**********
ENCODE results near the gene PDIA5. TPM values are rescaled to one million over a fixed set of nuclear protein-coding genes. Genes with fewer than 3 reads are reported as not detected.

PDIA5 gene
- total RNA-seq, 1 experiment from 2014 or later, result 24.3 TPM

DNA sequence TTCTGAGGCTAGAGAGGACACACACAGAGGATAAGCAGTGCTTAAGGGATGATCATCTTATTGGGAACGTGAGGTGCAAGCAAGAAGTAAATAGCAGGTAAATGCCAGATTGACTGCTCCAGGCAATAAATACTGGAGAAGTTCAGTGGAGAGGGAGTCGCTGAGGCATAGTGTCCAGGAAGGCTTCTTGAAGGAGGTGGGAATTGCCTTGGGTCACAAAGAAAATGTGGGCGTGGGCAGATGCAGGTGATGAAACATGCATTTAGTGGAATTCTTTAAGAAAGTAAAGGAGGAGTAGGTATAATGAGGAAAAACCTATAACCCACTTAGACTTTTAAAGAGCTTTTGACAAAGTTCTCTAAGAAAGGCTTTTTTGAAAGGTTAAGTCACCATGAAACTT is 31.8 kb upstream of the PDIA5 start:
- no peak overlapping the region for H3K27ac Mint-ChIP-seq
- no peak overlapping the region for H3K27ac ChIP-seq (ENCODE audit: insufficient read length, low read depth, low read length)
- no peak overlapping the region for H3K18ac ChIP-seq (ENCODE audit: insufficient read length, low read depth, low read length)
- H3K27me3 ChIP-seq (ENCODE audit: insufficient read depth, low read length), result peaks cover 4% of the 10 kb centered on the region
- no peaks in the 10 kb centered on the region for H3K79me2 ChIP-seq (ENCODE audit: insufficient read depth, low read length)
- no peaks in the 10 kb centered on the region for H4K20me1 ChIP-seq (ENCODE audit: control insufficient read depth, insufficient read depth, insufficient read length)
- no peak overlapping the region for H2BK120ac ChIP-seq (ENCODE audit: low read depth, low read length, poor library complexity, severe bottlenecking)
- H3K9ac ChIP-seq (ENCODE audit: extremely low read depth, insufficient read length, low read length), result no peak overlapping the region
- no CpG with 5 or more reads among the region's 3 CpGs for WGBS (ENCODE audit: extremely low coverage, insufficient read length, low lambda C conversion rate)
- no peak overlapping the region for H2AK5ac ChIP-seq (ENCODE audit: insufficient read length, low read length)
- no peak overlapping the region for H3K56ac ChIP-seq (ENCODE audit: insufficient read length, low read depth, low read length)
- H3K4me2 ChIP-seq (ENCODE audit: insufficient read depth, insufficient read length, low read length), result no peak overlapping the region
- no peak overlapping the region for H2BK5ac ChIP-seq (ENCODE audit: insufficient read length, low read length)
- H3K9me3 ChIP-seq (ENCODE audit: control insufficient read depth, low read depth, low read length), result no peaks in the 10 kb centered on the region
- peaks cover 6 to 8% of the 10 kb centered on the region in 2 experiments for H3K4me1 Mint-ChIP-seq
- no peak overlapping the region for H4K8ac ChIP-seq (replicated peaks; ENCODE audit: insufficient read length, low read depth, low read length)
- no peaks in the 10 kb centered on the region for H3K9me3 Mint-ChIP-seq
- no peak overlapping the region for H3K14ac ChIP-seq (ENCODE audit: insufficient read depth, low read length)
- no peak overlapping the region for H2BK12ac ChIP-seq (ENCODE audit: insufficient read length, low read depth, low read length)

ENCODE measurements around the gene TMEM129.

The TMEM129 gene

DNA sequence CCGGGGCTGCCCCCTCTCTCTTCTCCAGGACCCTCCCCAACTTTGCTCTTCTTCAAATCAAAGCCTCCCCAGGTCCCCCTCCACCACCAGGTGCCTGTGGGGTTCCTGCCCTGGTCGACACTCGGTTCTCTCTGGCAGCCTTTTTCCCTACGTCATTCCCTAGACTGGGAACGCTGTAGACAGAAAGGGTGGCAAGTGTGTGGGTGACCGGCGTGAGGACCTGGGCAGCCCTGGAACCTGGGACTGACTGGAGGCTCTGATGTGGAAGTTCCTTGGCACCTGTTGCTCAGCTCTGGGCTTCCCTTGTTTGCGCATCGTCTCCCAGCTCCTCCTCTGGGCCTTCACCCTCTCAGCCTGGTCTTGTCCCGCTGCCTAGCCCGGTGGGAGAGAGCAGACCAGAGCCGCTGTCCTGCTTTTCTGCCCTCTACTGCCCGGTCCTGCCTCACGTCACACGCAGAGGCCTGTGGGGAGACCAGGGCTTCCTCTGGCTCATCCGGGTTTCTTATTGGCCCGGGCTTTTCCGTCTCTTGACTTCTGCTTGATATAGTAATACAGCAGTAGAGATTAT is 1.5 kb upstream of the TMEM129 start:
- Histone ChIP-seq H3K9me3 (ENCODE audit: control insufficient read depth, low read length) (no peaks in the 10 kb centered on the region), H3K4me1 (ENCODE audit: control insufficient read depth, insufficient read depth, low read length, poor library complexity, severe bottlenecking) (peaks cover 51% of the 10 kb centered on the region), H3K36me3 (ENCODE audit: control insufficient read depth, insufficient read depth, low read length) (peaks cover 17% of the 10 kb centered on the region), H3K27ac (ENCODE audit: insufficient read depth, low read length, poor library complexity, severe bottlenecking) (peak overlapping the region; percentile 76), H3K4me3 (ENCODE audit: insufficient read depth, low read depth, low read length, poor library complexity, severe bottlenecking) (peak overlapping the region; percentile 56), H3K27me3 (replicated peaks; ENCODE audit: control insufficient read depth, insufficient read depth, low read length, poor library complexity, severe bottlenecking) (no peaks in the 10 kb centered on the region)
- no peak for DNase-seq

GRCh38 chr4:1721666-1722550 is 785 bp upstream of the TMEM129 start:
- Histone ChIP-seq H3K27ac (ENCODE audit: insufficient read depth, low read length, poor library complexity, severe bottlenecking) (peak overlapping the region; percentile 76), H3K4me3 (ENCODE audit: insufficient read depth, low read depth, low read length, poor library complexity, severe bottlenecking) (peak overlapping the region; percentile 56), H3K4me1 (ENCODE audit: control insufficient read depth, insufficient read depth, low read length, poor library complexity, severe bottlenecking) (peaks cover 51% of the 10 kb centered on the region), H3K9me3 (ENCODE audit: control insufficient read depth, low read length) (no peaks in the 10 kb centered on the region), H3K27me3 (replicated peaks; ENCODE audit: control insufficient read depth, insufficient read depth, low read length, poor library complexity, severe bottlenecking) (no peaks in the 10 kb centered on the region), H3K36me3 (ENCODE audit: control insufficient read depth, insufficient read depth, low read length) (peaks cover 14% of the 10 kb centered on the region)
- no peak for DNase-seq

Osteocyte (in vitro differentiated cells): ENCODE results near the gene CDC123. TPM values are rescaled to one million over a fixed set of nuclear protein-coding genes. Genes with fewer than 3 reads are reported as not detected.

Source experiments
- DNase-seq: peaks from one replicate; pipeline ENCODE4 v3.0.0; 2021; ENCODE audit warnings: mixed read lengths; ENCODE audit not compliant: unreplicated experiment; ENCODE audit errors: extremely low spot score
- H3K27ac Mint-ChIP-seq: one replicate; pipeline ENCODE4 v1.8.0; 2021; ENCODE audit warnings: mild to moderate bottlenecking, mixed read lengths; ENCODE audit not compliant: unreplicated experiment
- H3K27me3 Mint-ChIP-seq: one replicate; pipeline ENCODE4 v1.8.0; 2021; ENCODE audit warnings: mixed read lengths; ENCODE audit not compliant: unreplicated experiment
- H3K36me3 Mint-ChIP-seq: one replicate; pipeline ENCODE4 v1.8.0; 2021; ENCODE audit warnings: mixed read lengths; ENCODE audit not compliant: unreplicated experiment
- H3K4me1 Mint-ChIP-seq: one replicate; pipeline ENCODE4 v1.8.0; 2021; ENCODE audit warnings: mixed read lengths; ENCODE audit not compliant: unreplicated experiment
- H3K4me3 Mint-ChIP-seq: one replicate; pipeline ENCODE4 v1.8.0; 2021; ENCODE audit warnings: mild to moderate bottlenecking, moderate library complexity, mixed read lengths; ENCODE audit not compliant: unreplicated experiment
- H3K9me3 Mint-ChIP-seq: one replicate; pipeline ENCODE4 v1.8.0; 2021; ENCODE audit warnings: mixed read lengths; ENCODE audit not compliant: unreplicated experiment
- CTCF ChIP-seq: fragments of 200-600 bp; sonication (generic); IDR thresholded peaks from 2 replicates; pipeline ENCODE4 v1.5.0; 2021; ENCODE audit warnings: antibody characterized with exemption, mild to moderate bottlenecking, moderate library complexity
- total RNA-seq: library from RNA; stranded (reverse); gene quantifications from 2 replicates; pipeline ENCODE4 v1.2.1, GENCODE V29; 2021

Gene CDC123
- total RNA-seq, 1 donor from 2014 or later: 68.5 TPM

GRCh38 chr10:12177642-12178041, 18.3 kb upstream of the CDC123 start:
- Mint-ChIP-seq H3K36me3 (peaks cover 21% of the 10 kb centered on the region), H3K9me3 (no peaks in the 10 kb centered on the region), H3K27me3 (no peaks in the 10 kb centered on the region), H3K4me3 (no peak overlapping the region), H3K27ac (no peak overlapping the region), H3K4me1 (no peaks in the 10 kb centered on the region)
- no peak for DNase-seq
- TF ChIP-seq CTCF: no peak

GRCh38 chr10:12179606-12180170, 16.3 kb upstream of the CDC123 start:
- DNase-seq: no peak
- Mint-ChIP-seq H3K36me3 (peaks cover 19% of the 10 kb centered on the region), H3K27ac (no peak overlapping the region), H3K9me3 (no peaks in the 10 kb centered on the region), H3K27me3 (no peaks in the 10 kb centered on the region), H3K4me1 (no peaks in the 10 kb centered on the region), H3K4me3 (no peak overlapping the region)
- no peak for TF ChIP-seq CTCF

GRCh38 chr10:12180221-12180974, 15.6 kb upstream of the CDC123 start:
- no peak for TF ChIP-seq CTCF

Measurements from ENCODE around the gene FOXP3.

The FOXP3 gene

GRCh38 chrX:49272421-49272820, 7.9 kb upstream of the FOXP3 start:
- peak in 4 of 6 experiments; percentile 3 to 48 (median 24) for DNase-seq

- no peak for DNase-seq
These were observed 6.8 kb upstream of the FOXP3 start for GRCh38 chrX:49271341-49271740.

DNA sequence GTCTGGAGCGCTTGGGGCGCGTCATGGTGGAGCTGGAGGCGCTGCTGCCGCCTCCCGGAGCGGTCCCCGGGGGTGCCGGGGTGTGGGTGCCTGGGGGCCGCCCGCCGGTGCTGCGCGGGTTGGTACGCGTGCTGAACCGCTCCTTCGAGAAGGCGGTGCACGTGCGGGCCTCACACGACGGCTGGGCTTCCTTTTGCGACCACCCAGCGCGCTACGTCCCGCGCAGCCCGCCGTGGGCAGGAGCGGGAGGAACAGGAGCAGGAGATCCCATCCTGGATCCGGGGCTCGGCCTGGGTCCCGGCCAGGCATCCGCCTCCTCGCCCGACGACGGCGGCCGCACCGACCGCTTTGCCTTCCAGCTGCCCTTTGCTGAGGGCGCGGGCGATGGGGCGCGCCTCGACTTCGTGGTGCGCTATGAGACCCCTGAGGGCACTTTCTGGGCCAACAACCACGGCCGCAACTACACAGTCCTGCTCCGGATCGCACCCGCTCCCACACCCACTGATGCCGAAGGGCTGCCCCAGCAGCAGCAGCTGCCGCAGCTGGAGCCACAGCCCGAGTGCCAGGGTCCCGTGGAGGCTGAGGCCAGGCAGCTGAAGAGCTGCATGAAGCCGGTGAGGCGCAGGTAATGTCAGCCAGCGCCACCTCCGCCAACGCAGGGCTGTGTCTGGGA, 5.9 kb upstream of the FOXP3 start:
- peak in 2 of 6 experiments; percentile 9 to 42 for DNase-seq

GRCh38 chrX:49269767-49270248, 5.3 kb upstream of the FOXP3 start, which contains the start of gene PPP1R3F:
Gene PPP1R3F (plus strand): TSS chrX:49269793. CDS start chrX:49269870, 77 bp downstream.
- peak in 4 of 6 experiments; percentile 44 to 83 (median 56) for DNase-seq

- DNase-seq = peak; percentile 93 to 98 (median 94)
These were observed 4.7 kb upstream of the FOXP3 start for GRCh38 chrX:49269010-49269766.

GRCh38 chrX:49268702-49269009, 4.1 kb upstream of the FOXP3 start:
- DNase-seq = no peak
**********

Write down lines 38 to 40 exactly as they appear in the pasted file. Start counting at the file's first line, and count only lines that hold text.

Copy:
- H3K4me1 Mint-ChIP-seq: one replicate; pipeline ENCODE4 v1.8.0; 2021; ENCODE audit warnings: mixed read lengths; ENCODE audit not compliant: unreplicated experiment
- H3K4me3 Mint-ChIP-seq: one replicate; pipeline ENCODE4 v1.8.0; 2021; ENCODE audit warnings: mild to moderate bottlenecking, moderate library complexity, mixed read lengths; ENCODE audit not compliant: unreplicated experiment
- H3K9me3 Mint-ChIP-seq: one replicate; pipeline ENCODE4 v1.8.0; 2021; ENCODE audit warnings: mixed read lengths; ENCODE audit not compliant: unreplicated experiment